Can’t Fall Asleep

This actually is one of the easier problems to correct. Why can’t you fall asleep? Usually it’s because you’re worrying about something, or because you have trained yourself to be awake in bed.

The first thing to do is to make a commitment that the ONLY things you’re going to do in bed are sleep and have sex. Everything else happens somewhere else. No watching TV, no reading, no eating, no nothing. Often just taking this one step is enough to help gradually improve your ability to fall asleep.

If you are a light sleeper and use the TV to block out outside noise, change to a white-noise machine. TV noise (and light) actually makes it hard to sleep because of the change in pitch and volume from show to show and with commercial breaks.

If you have trouble getting to sleep because you’re worrying about something, take a week and try scheduling time earlier in each day to make a plan for dealing with whatever is worrying you. If you lie down and then remember something, get up and take care of it right away or make yourself a note so you don’t forget to deal with it in the morning. Oh, and don’t check work emails right before bed!

Can’t Stay Asleep

Many people fall asleep just fine but wake up before they need to get up, and then have trouble going back to sleep. This is often stress related and responds to stress reduction, meditation, and exercise.

This may sound weird, but it is important to only sleep as much as you need to feel refreshed the next day. Not everyone needs 8 hours, and spending excess time in bed can increase broken sleep and make it hard to get deep, restful sleep.

One important thing to do is STOP watching the clock. This makes it even harder to go to sleep. Set your alarm for your wake-up time and turn the clock towards the wall. Turn your phone over or plug it in in a place where you can’t reach it without getting out of bed.

Also, make sure you have a comfortable bed and bedroom. Cooler temperatures usually make it easier to sleep. It should be quiet and dark. As I said earlier, a white noise machine and blackout curtains can help if you are a light sleeper.

Substance use can interfere with quality sleep too. Caffeine, alcohol and nicotine all interfere with quality sleep. Caffeine should be avoided after noon, alcohol should be avoided after dinner and nicotine should be avoided altogether 😉

What Next?

If you have tried these measures and still find yourself unable to fall asleep, unable to stay asleep, and feeling sleepy during the day, it’s time to see the doctor. Sleep trouble is potentially dangerous and treatment can significantly improve your quality of life.

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Fish Oil Is Good For Body And Mind

What if I told you there was a supplement that has proven to be good for your heart, your mind, your brain, your immune system, your joints, your digestive system AND improves women’s health?  There is!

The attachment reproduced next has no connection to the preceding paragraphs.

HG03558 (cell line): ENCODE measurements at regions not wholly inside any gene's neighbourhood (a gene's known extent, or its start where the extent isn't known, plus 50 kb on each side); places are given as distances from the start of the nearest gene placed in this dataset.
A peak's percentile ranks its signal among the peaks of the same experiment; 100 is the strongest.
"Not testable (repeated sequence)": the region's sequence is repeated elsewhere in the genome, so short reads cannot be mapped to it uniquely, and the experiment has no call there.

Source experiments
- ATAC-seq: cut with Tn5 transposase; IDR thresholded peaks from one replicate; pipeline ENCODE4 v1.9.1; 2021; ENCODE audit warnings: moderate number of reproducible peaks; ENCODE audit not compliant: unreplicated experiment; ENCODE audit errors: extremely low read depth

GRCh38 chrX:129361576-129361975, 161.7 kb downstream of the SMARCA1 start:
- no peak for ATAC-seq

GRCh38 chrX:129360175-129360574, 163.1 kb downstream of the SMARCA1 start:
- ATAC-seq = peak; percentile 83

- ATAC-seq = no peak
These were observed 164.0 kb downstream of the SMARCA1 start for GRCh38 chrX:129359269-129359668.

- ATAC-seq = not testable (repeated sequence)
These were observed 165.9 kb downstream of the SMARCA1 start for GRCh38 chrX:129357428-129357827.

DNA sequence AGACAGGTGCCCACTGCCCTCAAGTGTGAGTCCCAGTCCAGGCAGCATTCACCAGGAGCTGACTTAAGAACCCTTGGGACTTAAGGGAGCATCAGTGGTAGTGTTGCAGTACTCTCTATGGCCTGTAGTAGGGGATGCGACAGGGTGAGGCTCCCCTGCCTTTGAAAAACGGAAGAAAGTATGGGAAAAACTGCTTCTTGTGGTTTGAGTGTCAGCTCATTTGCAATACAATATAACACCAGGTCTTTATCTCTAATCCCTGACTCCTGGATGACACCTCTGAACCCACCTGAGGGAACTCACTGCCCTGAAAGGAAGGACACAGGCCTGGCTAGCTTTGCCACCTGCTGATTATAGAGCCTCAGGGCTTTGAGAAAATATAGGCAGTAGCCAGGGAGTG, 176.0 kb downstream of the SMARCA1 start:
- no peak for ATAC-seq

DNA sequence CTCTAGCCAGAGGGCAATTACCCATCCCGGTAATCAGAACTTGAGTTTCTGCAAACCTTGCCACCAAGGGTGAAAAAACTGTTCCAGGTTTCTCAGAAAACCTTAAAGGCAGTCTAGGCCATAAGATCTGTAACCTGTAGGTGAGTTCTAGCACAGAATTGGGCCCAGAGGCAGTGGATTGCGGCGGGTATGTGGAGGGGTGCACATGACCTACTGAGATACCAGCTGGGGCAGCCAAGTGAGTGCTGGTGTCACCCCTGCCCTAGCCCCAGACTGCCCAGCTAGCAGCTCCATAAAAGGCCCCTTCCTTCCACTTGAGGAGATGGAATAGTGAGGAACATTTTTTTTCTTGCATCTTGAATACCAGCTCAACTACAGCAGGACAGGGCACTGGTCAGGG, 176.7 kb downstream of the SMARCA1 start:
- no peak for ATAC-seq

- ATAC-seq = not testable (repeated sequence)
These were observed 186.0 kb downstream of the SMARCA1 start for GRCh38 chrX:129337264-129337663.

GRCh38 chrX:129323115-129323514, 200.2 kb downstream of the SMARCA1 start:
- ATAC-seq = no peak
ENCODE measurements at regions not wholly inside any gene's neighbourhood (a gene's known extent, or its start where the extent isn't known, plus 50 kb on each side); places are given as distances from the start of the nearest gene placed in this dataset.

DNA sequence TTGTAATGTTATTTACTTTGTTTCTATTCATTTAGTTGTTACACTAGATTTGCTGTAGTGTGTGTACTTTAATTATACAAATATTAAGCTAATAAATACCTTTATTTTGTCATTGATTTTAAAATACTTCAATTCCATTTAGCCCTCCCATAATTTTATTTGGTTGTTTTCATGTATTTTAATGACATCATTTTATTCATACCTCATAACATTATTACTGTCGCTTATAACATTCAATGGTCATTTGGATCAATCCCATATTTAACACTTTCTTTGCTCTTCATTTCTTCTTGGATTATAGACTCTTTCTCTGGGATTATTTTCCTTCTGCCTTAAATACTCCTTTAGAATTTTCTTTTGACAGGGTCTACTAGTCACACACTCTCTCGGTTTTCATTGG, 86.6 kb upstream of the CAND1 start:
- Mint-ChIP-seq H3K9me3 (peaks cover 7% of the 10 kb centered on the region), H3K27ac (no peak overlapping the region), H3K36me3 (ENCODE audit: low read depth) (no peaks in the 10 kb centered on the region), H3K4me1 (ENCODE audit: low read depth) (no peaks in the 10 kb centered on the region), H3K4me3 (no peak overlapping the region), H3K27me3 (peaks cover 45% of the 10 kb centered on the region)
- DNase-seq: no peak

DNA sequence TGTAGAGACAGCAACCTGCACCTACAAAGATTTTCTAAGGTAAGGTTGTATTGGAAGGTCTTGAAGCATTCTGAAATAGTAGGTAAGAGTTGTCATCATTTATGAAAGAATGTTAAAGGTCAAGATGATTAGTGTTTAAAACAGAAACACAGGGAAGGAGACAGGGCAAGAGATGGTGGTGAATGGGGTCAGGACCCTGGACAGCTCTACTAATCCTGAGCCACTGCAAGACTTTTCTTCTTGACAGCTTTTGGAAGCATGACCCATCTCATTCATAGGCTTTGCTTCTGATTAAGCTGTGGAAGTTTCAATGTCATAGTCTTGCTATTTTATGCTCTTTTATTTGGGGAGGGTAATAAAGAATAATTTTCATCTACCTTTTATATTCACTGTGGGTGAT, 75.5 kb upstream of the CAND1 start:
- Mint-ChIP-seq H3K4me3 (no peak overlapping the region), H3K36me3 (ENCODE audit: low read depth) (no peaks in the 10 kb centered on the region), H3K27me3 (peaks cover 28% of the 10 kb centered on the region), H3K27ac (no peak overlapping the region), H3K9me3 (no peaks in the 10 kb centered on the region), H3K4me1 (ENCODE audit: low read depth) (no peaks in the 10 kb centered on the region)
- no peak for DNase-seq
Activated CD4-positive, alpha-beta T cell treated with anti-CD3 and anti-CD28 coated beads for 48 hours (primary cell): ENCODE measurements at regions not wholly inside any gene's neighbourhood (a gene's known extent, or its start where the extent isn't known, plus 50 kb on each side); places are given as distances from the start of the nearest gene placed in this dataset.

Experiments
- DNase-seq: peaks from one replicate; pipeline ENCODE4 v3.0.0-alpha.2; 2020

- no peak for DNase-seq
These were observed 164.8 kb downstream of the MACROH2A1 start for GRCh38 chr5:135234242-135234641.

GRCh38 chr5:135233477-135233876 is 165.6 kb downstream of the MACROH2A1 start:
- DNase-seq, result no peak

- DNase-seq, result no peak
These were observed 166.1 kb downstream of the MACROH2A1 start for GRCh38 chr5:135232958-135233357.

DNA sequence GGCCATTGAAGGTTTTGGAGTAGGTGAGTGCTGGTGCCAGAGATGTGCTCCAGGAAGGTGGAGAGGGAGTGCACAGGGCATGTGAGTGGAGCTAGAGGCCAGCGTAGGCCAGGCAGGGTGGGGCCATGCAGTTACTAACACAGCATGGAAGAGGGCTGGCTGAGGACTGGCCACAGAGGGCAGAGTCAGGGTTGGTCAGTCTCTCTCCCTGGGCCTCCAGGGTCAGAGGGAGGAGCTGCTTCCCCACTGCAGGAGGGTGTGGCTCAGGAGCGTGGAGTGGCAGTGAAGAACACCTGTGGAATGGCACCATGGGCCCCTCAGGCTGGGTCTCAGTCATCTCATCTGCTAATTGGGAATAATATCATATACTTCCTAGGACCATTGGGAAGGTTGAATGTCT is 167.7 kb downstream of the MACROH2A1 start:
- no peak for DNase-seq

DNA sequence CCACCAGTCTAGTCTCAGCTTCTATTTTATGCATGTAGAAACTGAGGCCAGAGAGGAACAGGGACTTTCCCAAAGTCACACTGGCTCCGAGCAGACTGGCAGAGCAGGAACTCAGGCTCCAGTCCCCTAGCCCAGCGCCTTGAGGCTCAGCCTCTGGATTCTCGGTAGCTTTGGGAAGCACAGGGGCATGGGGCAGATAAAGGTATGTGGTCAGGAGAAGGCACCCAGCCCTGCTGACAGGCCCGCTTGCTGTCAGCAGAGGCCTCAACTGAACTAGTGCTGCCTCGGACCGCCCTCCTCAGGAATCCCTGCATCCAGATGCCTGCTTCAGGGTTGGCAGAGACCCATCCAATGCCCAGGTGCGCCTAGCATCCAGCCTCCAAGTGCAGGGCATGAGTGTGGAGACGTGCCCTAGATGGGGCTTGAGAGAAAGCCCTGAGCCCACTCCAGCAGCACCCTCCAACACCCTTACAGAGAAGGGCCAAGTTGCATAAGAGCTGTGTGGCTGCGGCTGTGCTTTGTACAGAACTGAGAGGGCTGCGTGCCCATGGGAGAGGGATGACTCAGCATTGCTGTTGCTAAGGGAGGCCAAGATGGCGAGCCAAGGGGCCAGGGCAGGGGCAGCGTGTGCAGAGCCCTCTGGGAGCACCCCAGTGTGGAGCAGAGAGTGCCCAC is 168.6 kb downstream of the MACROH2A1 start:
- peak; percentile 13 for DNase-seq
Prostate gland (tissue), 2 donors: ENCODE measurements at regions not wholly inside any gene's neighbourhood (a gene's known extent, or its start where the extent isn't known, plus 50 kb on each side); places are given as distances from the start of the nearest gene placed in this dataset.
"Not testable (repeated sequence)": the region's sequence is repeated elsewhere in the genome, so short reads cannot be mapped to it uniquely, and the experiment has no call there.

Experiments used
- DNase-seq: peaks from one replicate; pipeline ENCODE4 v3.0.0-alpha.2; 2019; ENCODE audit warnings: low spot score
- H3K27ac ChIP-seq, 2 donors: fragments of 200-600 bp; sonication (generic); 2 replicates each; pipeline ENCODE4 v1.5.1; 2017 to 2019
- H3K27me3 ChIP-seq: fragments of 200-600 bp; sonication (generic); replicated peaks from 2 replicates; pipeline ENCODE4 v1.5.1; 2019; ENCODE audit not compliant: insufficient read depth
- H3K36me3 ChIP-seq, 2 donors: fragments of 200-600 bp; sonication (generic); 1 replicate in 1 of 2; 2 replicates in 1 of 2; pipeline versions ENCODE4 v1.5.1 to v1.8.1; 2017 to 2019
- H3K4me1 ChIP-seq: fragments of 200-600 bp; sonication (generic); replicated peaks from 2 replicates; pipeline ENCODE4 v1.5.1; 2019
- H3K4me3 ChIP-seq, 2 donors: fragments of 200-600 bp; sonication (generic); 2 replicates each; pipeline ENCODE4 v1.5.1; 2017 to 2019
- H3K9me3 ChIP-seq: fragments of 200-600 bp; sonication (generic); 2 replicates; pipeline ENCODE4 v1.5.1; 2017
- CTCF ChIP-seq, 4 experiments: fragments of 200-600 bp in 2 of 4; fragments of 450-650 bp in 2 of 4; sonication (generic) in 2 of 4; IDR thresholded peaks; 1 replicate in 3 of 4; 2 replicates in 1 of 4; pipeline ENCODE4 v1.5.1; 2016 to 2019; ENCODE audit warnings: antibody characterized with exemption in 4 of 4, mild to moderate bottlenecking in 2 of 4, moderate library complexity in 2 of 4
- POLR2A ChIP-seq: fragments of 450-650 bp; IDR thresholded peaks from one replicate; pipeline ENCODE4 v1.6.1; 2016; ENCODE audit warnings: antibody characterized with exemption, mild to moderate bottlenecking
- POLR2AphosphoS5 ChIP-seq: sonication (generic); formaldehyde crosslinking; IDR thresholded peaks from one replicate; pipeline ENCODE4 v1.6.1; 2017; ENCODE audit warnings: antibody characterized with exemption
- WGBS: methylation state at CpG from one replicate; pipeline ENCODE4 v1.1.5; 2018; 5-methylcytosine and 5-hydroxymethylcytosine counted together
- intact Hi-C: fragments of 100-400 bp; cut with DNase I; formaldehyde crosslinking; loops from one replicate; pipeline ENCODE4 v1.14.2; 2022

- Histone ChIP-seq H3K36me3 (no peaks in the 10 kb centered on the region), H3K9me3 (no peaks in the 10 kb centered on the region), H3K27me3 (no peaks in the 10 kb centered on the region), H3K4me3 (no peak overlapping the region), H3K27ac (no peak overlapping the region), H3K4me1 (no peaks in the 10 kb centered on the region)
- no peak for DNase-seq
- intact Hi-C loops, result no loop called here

It’s fish oil.  Yep, the lowly fish oil capsule can help ALL these parts of your body.

As you know, I’m very interested in nutrition and supplementation and their role in health.  It’s been fascinating to read research supporting the role of fish oil in general health.

I’m beginning to think EVERYONE from birth to death should take fish oil.

First let’s talk about all the physical and mental benefits of fish oil supplementation.  I’ll try to be brief!

HEART HEALTH

  • Reduces the risk of atrial fibrillation after heart attack
  • Reduces blood pressure
  • Eliminates aspirin resistance
  • Helps keep grafts open after bypass surgery
  • Decreases triglyceride levels
  • Improves heart function and decreases hospitalizations in heart failure patients
  • Inconclusive evidence about preventing both first and subsequent heart attacks

MENTAL HEALTH

  • Reduces anxiety symptoms by 20%
  • Prolongs remission and decreases depression symptoms in patients with bipolar disorder
  • Decreases depression symptoms and aggression in patients with borderline personality disorder
  • Decreases symptoms and promotes remission in major depression
  • Decreases psychotic symptoms in schizophrenia

BRAIN HEALTH

  • Improves cognition and behavior in children with developmental disorders
  • Inconsistent benefit in Alzheimer’s patients (some studies show benefit, some don’t)

IMMUNE RESPONSE / PAIN

  • Decreases pain and stiffness in rheumatoid arthritis
  • Decreases symptoms in systemic lupus
  • Decreases pain and the need for pain medication in patients with nonsurgical neck and back pain
  • Decreases need for rescue inhaler in exercise-induced asthma

DIABETES

  • Decreases risk of type I diabetes in children
  • Decreases insulin resistance in type II diabetes

WOMEN’S HEALTH

  • Significantly reduces menstrual symptoms in women
  • Reduces the frequency of menopausal hot flushes (but not their severity, unfortunately)
  • Decreases testosterone levels in women with PCOS
  • Decreases the rate of preterm birth when used in pregnancy